I WAS lucky enough to be invited to Brussels for a few days last week to visit the European Parliament and European Commission, as well as meeting with most of our MEPs. I say most as some chose not to meet with us (Mick Wallace, Claire Daly and Luke Flanagan).
Before I talk about a very interesting briefing that happened towards the end of the trip, let me first give you my thoughts on Brussels.
The Airport smells absolutely lovely – without doubt the nicest smelling airport I’ve ever been in. There are some amazing buildings in the city, but I dread to think what it would look like if it wasn’t the administrative centre of the European Union.
They also have a horrible habit of dumping all their rubbish on the street, which looks dreadful but seems to be common place in some large cities.
Anyway, the trip was filled with briefings and meetings, all designed to spread the great word of the EU. The very last briefing was about energy and was hosted by a senior adviser for strategy and foresight. It was off the record though so although I can say what was said, I can’t name the person who said it!
He started by saying that he wasn’t going to give a presentation as he didn’t know what would and wouldn’t be relevant to us. Instead, he opened the floor up to questions and the first one was inevitable: “When are we going to run out of gas?” You may or may not know that the reason why all our energy bills are going up is because the cost of gas is rising, mainly due to a shortage of the stuff. To have the opportunity to ask a person that sits on an EU Energy Task Force about gas supplies, was too good to miss.
“The EU has a gas market of about 400 billion cubic metres of gas, which is about a third of the energy provided to all of the European Union,” the adviser said.
“Most of that goes into electricity production, some goes into chemical production and some goes into fertiliser production. We’re definitely going to have enough gas for this year, unless there is a major weather event.”
A major weather event is defined by a substantial number of days of low temperature e.g. five days at minus 10 degrees in 30 or 40 per cent of the European Union.
“We should have no problem this year,” the adviser said. “ However, if we have a normal winter period, our stock levels by March 2023 will be lower than they should be and too low to be able to be filled at the expected supply rate next year where we imagine that there will be far less gas coming from Russia.”
Not sure how well known this is, but the EU is still getting gas from Russia, through pipes and ships. For now at least.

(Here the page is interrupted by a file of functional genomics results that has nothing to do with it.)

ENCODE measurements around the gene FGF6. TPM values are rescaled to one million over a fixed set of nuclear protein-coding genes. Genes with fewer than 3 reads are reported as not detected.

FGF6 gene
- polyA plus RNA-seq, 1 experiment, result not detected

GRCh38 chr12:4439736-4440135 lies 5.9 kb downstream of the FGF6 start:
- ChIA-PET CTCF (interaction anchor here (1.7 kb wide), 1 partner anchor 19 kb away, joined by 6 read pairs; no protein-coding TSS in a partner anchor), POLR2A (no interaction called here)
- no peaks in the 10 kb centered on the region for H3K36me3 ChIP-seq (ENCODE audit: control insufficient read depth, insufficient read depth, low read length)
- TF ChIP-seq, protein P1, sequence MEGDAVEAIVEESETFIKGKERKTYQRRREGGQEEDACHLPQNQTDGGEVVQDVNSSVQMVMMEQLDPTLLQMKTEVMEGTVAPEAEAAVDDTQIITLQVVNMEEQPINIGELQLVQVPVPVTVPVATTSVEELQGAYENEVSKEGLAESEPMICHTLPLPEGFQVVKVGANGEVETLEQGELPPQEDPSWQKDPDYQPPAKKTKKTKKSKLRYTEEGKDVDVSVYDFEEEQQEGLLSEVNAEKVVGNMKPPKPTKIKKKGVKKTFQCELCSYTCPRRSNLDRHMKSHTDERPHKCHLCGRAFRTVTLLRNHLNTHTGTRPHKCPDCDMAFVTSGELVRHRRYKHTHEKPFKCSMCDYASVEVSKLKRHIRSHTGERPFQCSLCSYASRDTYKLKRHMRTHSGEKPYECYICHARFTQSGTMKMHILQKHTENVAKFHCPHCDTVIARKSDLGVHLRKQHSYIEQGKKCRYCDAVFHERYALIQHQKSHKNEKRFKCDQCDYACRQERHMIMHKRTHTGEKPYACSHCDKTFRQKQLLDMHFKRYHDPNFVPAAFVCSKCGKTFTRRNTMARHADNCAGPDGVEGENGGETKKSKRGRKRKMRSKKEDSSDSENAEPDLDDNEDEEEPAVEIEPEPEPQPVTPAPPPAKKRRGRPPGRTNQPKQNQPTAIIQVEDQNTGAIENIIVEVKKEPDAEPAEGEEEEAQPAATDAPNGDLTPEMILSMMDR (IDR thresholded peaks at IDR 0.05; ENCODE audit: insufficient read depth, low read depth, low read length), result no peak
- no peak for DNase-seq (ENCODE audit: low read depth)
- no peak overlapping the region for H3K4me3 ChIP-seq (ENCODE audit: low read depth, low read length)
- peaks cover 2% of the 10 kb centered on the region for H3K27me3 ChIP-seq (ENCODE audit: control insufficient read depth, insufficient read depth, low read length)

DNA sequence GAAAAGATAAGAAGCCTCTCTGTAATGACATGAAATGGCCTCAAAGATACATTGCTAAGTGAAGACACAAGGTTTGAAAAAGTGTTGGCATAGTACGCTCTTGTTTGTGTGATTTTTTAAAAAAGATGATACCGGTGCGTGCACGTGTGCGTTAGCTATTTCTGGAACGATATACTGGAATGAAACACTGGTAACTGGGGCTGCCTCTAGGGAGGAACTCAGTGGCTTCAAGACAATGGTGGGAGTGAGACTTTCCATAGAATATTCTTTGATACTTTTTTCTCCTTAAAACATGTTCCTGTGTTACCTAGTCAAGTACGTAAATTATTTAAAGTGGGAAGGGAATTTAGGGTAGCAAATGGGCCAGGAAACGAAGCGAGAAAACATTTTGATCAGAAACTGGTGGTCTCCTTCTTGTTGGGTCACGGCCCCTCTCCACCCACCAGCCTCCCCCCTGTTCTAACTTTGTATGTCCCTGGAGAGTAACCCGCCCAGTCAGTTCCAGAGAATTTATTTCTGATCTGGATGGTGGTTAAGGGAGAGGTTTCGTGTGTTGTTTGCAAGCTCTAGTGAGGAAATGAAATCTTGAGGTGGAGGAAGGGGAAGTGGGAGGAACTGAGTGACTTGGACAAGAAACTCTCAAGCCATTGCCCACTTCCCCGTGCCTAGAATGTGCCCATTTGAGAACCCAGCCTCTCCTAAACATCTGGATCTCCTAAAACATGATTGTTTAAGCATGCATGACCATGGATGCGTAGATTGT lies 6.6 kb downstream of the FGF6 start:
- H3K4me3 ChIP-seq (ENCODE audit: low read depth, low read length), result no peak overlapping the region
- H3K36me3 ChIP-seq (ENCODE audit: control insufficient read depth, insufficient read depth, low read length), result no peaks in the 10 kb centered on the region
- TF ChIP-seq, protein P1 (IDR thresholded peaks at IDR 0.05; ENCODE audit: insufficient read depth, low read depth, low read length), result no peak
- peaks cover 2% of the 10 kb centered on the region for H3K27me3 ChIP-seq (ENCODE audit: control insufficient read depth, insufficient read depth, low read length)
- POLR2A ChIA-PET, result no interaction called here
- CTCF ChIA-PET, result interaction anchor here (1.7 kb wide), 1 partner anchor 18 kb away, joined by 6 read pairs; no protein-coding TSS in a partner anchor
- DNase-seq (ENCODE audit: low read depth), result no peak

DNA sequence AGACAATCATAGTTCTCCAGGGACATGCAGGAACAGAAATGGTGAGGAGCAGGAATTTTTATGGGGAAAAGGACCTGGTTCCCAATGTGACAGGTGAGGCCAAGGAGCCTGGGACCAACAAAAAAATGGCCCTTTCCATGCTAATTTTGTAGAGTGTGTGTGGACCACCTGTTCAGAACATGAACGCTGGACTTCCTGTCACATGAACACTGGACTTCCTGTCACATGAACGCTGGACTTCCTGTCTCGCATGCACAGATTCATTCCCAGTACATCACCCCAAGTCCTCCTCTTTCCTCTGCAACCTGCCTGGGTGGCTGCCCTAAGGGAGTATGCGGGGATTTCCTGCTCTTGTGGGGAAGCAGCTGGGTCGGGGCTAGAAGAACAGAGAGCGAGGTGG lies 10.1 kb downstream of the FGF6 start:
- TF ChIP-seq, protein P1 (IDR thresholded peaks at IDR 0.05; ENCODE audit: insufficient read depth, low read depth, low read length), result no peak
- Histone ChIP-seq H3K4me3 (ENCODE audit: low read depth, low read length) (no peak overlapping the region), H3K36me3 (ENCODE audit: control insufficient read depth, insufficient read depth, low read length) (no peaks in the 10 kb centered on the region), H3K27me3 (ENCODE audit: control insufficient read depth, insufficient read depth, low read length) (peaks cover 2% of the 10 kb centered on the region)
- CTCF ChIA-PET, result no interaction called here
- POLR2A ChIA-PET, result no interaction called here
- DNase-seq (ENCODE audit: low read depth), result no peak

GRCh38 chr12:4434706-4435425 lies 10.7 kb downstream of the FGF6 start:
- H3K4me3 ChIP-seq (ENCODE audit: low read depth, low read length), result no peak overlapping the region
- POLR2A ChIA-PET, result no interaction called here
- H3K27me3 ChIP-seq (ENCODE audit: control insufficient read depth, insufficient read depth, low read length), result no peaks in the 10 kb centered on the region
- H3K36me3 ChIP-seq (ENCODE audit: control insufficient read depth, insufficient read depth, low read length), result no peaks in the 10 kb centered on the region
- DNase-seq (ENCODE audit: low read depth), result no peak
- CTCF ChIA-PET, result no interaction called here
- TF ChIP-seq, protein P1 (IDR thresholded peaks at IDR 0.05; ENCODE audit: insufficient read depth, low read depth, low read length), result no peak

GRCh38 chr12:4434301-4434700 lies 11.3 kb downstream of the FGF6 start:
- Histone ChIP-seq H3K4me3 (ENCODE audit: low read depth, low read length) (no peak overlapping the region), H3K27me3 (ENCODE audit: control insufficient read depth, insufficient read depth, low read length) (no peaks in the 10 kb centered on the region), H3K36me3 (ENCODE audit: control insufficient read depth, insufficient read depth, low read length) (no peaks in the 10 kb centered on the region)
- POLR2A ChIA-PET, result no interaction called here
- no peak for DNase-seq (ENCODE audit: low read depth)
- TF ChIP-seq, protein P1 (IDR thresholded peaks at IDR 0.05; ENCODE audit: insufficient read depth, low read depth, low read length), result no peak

“We imagine that this may end next year, in which case there will be a significant undersupply,” the adviser said.
Presently, the EU has five supply routes for gas – pipes from the North (Norway), South (Azerbaijan), East (Russia) and West (North Africa) and then ships carrying liquified natural gas (LNG).
“If one of those routes drop out – such as the Russian one – then the other four have to make up the difference, which is about 130 or so billion cubic metres of gas,” the adviser said. “Making up that difference is not going to be easy as there is a finite number of ships and most of those are in the Pacific Basin. You could possibly increase the speed of the ships, which would increase the volume, but then you would need all sorts of cooperation between the EU, Japan, Korea, USA etc. That type of co-operation is hard to imagine when you consider that all the companies are operating independently for profit and are not under the control of any Governments.”
It goes without saying that there is no flexibility when it comes to the pipes carrying the gas into the EU – they can’t get any better, just because we want them too. The other issue, which may not be news to you but it was certainly news to me – we are losing about 180 billion cubic metres of gas each year, through leakage in pipes.
“That’s more than the Russian supply to the European Union,” the adviser said. “If you can make the existing system less leaky, then you can bring in a substantial amount of extra gas into the EU.”
To do this sounds quite simple. All you have to do is tighten up the bolts on the pipes. The problem with that is the pipes are quite long and the countries they run through may not be willing to allow anyone near them.
“The pipe that supplies gas to this building (The European Commission) stretches from here, six thousand kilometres to Yamal (its distance varies greatly depending on what you reference) and over that distance loses, maybe 15 per cent of its volume,” the adviser said.
“You’d need someone to walk from here to Yamal, with a wrench, tightening each bolt and that’s fine until you get to somewhere like Russia or Iraq or Nigeria and it would be too dangerous to do your job.”
So there you have it, a little snippet of a briefing from Brussels to make you feel better about your ESB bill…